2. Should the government continue to back increasing stratification? Is it really fair for 4 guys at a party of 40 to eat more than half of a pie, and then complain that they don't have enough to eat and need more pie? Is this really a healthy situation for society?

    I think that the main goal should be to create a situation where you have a lot of social mobility going on. I want a landscape that is rich in opportunities for people to go out there and grab. The free market is not a natural order (many confuse it to be a natural science), and I think a lot of confusion stems from that. The other idea is that our current situation is the best POSSIBLE order. Literally every single piece of data proves that wrong. We are facing massive problems at the moment.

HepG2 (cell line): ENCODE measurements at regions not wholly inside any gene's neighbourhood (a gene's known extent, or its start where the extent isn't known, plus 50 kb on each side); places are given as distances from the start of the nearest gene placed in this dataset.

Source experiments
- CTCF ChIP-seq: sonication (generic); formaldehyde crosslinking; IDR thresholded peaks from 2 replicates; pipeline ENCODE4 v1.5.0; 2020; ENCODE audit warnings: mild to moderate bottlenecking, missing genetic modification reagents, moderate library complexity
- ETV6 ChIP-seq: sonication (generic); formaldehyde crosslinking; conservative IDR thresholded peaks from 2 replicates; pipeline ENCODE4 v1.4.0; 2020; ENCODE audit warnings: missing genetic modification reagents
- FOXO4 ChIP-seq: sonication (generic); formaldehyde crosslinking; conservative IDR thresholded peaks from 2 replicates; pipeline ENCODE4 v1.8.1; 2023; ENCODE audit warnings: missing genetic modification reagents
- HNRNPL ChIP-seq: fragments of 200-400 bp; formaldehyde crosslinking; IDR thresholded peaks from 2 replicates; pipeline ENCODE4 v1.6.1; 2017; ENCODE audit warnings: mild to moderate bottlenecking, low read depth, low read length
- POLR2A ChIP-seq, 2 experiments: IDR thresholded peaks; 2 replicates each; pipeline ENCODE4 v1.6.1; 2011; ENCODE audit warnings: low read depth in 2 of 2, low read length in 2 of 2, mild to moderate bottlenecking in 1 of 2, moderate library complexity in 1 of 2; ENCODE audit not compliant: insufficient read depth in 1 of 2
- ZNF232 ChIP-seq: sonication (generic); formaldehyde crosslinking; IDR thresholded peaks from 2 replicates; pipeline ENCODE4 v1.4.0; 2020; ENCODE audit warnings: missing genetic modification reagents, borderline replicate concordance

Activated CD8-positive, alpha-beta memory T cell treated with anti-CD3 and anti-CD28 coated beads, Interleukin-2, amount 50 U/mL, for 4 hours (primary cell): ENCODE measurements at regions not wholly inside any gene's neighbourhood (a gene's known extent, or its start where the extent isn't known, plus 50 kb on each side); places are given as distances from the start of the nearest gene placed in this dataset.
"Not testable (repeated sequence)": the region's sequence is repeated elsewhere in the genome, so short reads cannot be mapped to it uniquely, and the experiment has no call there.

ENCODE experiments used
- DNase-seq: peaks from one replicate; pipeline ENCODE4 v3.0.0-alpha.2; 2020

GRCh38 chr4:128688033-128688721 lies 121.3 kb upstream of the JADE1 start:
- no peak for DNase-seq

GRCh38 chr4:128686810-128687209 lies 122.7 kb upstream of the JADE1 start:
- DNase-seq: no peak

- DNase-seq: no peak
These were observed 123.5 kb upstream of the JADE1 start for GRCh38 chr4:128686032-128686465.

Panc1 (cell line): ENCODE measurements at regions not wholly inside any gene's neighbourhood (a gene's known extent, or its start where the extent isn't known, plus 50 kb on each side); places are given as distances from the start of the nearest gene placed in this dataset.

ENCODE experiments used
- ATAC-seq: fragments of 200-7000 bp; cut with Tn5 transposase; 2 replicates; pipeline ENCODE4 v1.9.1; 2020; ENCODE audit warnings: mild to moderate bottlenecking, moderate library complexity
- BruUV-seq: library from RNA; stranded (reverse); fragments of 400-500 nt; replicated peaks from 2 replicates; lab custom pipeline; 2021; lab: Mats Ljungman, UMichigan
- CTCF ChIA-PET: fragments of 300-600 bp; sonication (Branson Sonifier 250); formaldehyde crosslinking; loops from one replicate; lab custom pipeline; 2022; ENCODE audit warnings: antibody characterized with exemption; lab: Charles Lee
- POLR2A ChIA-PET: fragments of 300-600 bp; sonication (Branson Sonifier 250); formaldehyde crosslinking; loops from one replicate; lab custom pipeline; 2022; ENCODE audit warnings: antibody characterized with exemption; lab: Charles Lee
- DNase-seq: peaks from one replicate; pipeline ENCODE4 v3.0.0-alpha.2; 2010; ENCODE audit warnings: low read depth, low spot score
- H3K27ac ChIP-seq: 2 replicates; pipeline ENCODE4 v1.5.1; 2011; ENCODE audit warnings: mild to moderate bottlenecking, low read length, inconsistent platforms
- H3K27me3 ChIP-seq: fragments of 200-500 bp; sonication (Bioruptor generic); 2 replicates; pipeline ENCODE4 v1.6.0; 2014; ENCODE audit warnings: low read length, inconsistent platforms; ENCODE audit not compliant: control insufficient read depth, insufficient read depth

There should definitely be a big difference between the money a pizza delivery boy makes and a business owner makes. But, at the same time, you don't want the differences in wealth between the rich and everyone else to be so great that it does serious damage to the very balance of our society.

    Life isn't fair– but that doesn't mean that one shouldn't work to create and maintain a balance that keeps society afloat and moving onward. This sort of concentrated wealth will only stall our society.

    Do me a favor and look up the "Progressive Era" . I'm not proposing any great revolution of any kind. I'm talking about doing a lot of the same things we did back then, as far as spirit goes. Reform, not a revolution. My ideas about this are more of a response than they are beliefs about how society should be. Things got off balance– now's the time to correct that. We have to do that before we can move forward.

    I must say one thing: I am for a "transformation" of sorts, but that goes way beyond what we're talking about. It has nothing to do with this discussion, and you will never get me to post about it online due to its many nuances and complexities.